PerformerUpClose: James Harrison

PerformerUpClose interview, 17 March 2016

James Harrison Baritone
OperaUpClose performer credits: Escamillo in Carmen,Germont in La Traviata, Scarpia in Tosca

How did your career in opera start?
I was at university doing the first year of a law degree when a friend asked if I wanted to audition for the chorus of New Zealand Opera. I'd always sung in choirs, including the New Zealand Youth Choir, and the audition went well. The first opera I experienced from start to finish was Turandot and I was singing in the chorus. The minute the curtain came down I knew it was what I wanted to do. 

Did you always know you wanted to become an opera singer?
I always knew I wanted to be a performer. I went missing in the supermarket at the age of three and when my mother (and several members of staff!) eventually found me I was out at the front of the shop singing with a busker, who asked if I could stay as he was making a fortune. I've always loved sharing music with an audience but my love of opera came later. 

As a singer, what would be your all-time favourite role to perform? Have you been lucky enough to perform this role already?
One of my dream roles was Scarpia in Tosca, which was first role with OperaUpClose. I still have people approach me after other shows and say they remember being scared of me which is a huge compliment. As for other roles, I'd really like to sing Don Giovanni and Sharpless in Madam Butterfly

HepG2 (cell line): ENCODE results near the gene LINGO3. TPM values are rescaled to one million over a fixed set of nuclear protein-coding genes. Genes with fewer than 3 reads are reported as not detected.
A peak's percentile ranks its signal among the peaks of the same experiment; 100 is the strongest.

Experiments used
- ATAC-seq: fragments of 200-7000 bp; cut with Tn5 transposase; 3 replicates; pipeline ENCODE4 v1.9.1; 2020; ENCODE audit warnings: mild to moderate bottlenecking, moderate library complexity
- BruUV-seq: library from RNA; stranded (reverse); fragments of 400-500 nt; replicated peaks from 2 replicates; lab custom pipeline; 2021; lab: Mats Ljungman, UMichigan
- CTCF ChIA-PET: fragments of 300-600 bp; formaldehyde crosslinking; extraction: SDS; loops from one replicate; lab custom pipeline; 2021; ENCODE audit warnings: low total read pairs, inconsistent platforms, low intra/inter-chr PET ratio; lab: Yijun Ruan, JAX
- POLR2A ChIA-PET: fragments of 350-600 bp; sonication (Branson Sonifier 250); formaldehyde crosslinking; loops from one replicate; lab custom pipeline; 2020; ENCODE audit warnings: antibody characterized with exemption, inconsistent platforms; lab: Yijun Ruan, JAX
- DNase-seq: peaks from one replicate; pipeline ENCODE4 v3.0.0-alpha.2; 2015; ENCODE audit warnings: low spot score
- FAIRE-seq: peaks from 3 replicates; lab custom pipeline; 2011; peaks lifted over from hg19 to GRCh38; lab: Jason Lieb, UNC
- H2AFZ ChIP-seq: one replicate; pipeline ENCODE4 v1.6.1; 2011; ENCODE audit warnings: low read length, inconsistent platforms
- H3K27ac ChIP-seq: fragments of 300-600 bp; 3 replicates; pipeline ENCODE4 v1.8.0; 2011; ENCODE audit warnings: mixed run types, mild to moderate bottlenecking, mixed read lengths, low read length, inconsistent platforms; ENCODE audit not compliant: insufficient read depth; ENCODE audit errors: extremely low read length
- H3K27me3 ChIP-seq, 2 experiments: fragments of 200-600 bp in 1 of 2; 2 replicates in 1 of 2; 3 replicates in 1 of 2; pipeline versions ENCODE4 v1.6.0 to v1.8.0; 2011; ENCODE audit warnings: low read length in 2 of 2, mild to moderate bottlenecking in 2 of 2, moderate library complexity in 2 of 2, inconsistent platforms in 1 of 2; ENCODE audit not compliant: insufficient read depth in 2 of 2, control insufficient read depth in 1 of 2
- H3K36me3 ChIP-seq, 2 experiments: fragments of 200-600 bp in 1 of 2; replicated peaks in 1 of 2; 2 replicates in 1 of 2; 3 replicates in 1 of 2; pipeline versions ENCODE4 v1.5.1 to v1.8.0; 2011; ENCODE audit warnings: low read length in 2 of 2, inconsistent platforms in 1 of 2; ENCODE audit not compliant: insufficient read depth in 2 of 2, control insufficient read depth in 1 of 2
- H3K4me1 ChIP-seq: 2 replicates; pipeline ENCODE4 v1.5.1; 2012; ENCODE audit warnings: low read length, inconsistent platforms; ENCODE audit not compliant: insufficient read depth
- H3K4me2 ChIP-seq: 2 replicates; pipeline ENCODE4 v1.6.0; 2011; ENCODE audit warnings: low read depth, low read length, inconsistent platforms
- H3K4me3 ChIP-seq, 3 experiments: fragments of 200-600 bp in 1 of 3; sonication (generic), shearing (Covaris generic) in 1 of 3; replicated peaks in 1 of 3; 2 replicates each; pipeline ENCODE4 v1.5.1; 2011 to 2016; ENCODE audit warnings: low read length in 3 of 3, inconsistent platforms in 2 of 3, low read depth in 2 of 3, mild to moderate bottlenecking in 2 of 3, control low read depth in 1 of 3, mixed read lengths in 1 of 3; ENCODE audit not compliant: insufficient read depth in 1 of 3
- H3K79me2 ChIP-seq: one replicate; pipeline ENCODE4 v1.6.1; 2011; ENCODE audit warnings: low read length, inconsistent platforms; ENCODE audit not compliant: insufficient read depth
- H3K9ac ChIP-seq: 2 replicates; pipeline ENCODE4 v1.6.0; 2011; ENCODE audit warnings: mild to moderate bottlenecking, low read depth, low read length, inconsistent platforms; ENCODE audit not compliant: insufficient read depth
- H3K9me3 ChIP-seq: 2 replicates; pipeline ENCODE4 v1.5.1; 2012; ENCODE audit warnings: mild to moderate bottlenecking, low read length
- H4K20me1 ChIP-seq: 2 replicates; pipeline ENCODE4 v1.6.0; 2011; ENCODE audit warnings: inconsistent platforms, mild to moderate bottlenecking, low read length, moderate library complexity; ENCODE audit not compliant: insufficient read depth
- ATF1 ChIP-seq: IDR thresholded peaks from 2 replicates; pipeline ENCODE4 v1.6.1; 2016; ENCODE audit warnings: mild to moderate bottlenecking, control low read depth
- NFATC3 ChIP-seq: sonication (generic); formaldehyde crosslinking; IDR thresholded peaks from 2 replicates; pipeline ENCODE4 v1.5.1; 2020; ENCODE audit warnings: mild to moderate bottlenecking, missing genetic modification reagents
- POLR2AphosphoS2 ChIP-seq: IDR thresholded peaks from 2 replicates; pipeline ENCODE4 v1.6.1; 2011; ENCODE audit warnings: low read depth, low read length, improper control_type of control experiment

If you could swap voice type, what would you be and why?
I think all baritones have secretly longed to be a tenor for a day or two. Not permanently, just for long enough to be the hero a bit more often rather than the best friend, the father or the third tree on the left. 

What are you up to this season?
I'm about to rejoin Opera Holland Park, where I'm singing Alcindoro in their production of La Bohème. After that I'm off to Norway for the first time to sing Count Almaviva in Le Nozze di Figaro. 

If you weren't a singer, what would you be doing instead?
I already do quite a lot of teaching so I would guess I'd be doing more of that. I currently work with a lot of teenage singers. I help them to find their voices and then be brave enough to use them. It is something I really love doing and find hugely rewarding.  

What's the most embarrassing thing to have happened to you on stage?
I was playing Jesus in a staged Passion while at college and during the scourging scene the act of removing my robe proved a little troublesome! In most of the performances the robe caught on the carefully constructed loincloth showing a little more of the Son of Man than either the director or myself intended....

Bellini or Britten?
Britten. I love music but I also love text and few composers combine the two as effectively or as beautifully as Britten. There are wonderful tunes in Bellini but after a while even the most exquisite tune can be a bit empty if it's not saying anything. 

What's the most obscure thing a director has asked you to do in your career?
I had to learn the choreography for Michael Jackson's Thriller to perform during the party scene of Die Fledermaus. It was so much fun but well and truly outside of my comfort zone. The improvised contemporary dance while dressed as a Catholic schoolgirl and singing 'Three Little Maids from School' was fairly out-there too!